Kyocera Begins Operation of Japan’s Largest Solar Power Plant
|The 70MW Kagoshima Nanatsujima Mega Solar Power Plant.|
Kyocera has flipped the switch on a 70 megawatt solar power plant in Kagoshima Prefecture, southern Japan. The Kagoshima Nanatsujima Mega Solar Power Plant, which went online on November 1st, is being operated by a special purpose company established by Kyocera and six other companies to sell the electricity to a local utility under Japan’s feed-in-tariff program.
An inauguration ceremony was held on November 4th, with the attendance of company representatives and local governments to commemorate the launch of the country’s largest utility-scale solar power plant. The array, which covers an area of 1,270,000 square meters or roughly the same area as 27 baseball stadiums, will provide enough power for approximately 22,000 average households and will help to offset roughly 25,000 tons of CO2 per year. The project was built at a total investment of approximately 27 billion yen, about $275.5 million U.S.
Expectations and interest in solar energy have heightened to a new level in Japan with the need to resolve power supply issues resulting from the Great East Japan Earthquake of March 2011. To further promote the use of renewable energy, the Japanese government launched a restructured FIT program in July 2012, which stipulates that local utilities are required to purchase 100% of the power generated from solar installations of more than 10 kilowatts for a period of 20 years.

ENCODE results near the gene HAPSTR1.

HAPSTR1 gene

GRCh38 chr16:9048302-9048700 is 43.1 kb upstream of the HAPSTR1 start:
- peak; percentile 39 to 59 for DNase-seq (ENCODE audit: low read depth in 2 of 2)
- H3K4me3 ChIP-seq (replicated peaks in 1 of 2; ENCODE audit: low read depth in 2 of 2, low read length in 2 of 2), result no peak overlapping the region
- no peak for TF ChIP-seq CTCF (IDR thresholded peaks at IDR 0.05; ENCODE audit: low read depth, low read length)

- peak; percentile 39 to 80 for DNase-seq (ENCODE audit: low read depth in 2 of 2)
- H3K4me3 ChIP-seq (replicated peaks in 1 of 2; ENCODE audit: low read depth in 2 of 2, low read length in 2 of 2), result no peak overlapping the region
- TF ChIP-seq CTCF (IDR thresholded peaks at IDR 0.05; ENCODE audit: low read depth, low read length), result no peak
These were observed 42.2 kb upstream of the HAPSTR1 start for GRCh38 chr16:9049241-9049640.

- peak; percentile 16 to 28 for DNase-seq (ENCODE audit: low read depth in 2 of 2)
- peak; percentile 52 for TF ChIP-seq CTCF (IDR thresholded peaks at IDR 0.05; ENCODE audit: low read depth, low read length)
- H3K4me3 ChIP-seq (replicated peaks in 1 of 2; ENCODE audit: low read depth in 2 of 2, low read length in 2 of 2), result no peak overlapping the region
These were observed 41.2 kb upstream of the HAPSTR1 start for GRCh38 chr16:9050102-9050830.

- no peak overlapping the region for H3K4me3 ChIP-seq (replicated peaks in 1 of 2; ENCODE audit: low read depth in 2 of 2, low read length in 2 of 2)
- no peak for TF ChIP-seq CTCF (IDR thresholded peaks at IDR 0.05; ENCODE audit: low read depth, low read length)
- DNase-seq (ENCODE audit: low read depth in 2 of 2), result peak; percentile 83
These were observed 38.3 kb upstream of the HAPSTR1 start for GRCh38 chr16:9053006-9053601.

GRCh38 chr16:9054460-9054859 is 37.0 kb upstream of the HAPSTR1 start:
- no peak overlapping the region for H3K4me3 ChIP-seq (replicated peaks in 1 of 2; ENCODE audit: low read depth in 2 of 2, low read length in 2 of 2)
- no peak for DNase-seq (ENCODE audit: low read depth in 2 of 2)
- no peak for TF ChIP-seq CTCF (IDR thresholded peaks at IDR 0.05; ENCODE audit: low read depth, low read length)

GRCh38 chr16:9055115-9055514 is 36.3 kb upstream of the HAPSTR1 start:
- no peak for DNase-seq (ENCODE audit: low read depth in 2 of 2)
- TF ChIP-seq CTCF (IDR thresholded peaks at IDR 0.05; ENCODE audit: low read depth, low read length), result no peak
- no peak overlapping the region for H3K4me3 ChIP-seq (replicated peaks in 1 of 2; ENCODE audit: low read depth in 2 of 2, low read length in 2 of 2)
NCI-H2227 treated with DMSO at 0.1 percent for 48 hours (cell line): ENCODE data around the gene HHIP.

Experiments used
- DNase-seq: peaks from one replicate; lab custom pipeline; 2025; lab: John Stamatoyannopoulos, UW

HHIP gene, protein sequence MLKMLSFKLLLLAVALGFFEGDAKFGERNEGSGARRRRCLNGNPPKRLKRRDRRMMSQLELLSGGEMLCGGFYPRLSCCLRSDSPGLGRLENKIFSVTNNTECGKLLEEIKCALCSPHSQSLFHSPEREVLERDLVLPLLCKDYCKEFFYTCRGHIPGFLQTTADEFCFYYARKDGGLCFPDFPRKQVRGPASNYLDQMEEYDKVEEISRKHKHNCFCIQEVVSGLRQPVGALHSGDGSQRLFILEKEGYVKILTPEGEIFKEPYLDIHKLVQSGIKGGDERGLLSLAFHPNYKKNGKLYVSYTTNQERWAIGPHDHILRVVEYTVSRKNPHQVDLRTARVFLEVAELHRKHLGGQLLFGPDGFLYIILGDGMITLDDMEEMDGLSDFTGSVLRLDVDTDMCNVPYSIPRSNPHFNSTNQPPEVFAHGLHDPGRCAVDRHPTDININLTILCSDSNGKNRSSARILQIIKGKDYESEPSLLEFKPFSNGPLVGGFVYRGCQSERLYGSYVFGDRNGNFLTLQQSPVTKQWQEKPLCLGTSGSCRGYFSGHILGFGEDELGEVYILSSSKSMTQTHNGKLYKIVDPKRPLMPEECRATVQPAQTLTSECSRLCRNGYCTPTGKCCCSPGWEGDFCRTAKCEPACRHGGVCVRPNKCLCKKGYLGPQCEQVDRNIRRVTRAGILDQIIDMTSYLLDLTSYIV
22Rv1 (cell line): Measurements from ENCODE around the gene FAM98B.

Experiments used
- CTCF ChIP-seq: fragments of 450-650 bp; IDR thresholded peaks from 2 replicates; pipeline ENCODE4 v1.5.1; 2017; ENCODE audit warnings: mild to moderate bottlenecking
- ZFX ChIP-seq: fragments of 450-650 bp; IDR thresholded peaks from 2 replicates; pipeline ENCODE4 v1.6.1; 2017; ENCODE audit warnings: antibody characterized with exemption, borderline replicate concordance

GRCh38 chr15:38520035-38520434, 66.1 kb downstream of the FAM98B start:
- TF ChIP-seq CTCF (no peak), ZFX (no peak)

Exploring a new business model for utility-scale solar power generation, Kagoshima Mega Solar Power Corporation was established by Kyocera and six other companies in July 2012. Under a financing plan devised by Mizuho Corporate Bank, the new company was tasked to develop and operate the 70MW solar power plant on land owned by IHI Corporation — with the power generated to be purchased by Kyushu Electric Power Co., Inc. based on the FIT program. As the largest shareholder of the new company, the Kyocera Group was responsible for the supply of solar modules as well as part of the construction, and will also undertake maintenance of the system with Kyudenko Corporation.
Additionally, a tour facility has been built adjacent to the 70MW plant — which is open to the public — featuring a circular viewing room where visitors can observe the 290,000 solar panels from an elevated vantage point and enjoy the view of the ocean bay and grand Sakurajima volcano in the background. Display zones for visitors such as students and tourists provide information about environmental issues and the science behind photovoltaic energy generation. By dedicating this facility, all parties involved hope to foster a deeper understanding of renewable energy and further facilitate a low-carbon society.
Read Large-Scale Solar Power Systems: Construction and Economics from Amazon.